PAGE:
1.7. Using a segmentation to filter another

In some cases, the number of forms to be selectively included in or excluded from a segmentation is too large for using the Select widget. A typical example is the removal of “stopwords” from a text: in English for instance, although the list of such words is finite, it is too long to try to encode it by means of a regex (cf. an example of such a list).

The purpose of widget Intersect is precisely to solve that kind of problem. It takes two segmentations in input and lets the user include in or exclude from the first (source) segmentation those segments whose content is the same as that of a segment in the second (filter) segmentation. The widget’s basic interface is shown on figure 1 below).

Interface of widget Intersect configured for stopword removal

Figure 1: Interface of widget Intersect configured for stopword removal.

Similarly to widget Select, user must choose between modes Include and Exclude. The next step is to specify which incoming segmentation plays the role of the Source segmentation and the Filter segmentation. (Here again, we will ignore the Annotation key option for the time being.)

In order to try out the widget, set up a schema similar to the one shown on figure 2 below). The first instance of Text Field contains the text to process (for instance the Universal Declaration of Human Rights), while the second instance, Text Field (1), contains the list of English stopwords mentioned above. Both instances of Segment produce a word segmentation with regex \w+; the only difference in their configuration is the output segmentation label , i.e. words for Segment and stopwords for Segment (1). Finally, the instance of Intersect is configured as shown on figure 1 above.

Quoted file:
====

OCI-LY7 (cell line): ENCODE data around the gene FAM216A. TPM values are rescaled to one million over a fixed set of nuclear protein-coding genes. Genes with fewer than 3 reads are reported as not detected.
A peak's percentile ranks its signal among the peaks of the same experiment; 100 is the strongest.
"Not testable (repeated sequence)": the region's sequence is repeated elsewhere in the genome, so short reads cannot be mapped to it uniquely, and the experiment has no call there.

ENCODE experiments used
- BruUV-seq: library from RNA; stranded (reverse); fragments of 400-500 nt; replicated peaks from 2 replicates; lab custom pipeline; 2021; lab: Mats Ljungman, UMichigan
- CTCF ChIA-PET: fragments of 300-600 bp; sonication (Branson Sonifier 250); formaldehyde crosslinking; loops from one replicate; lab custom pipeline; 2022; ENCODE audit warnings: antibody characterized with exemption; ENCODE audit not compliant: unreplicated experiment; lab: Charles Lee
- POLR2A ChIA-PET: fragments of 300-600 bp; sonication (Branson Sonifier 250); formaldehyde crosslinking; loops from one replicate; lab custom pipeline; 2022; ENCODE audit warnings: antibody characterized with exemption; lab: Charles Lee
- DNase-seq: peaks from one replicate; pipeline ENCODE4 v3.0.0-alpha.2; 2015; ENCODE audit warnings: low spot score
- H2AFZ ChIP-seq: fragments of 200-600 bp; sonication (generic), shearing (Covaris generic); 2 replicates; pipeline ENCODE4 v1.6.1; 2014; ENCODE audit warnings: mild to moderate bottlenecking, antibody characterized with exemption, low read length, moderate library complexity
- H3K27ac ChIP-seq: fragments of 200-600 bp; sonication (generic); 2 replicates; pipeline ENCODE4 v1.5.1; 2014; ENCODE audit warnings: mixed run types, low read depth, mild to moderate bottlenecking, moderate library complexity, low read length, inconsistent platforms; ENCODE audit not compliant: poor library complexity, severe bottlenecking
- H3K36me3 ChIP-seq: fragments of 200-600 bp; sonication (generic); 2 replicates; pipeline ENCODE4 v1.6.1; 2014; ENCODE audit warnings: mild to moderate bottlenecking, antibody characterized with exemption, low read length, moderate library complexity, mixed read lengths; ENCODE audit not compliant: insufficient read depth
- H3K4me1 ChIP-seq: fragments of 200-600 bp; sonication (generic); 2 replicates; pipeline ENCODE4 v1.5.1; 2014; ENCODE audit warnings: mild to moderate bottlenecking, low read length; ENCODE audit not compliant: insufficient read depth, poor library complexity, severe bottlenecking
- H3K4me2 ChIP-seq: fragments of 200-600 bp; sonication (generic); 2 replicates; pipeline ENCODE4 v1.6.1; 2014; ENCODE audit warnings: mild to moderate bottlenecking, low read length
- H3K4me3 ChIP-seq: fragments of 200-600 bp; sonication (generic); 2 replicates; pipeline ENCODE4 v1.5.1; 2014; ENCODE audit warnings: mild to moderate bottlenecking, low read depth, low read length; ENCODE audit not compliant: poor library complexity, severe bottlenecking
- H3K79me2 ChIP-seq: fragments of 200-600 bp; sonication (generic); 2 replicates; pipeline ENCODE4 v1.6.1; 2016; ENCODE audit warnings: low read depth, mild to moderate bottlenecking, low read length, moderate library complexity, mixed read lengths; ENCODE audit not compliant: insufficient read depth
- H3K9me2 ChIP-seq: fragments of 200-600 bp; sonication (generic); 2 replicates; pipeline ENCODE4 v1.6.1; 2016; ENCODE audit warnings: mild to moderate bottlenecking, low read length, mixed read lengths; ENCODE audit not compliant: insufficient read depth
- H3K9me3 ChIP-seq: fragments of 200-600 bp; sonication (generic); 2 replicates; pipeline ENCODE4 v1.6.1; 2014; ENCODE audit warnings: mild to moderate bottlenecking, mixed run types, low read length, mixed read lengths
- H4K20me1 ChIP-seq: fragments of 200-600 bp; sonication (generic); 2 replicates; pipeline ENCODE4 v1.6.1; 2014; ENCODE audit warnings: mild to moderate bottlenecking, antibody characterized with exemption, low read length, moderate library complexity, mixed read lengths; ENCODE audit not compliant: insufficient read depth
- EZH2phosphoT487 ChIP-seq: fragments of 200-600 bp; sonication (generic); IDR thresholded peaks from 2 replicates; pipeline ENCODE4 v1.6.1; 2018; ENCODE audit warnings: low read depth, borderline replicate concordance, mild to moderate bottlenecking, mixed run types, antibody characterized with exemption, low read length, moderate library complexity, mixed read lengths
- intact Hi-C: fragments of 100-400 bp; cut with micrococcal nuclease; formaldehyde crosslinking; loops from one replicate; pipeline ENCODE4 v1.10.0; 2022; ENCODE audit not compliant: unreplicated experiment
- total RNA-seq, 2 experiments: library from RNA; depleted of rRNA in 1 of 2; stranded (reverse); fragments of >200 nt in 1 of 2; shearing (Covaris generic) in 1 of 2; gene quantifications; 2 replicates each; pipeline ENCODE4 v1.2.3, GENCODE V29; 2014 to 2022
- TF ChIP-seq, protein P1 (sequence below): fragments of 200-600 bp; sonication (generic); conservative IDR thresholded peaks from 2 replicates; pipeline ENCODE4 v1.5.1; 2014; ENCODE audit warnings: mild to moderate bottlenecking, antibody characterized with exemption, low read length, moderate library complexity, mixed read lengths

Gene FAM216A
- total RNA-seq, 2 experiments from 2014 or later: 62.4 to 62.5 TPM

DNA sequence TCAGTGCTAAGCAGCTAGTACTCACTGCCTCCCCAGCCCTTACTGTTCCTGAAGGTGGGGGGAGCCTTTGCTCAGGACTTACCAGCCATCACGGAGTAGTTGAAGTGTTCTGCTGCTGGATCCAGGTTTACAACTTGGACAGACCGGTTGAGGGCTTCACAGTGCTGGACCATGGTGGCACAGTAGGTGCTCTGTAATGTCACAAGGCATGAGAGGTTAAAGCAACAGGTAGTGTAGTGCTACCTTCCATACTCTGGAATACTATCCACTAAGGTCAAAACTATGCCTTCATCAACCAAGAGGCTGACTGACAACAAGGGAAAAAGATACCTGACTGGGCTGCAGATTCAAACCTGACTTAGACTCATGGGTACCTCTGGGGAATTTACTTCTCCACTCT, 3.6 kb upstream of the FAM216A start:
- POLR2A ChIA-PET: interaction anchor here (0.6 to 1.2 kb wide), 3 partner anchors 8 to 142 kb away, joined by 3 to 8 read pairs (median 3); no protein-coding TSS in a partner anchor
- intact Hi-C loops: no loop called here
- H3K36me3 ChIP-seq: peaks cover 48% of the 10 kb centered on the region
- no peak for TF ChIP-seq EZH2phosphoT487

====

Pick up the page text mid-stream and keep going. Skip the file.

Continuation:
Schema illustrating the use of the Intersect widget for stopword removal

Figure 2: Example schema for removing stopword using widget Intersect .

The content of the first segments of the resulting segmentation is:


Exercise: Based on an instance of Text Field, produce a segmentation containing all words less than 4 letters long that appear at the beginning of each line, excluding I, you, he, she, we. (solution)


Figure 3 below shows a possible solution. The 4 instances in the lower part of the schema (Text Field (1), Segment (1), Intersect, and Display) are configured as in figure 2 above–with Text Field (1) containing the list of pronouns to exclude.

The difference lies in the addition of a Segment instance in the upper branch. In this branch, the first instance (Segment) produces a segmentation into lines with regex .+ while Segment (2) extracts the first word of each line, provided it is shorter than 4 letters (regex ^\w{1,3}\b). Intersect eventually takes care of excluding the pronouns listed above.

Solution to the exercise illustrating the Intersect widget

Figure 3: A possible solution.

(back to the exercise)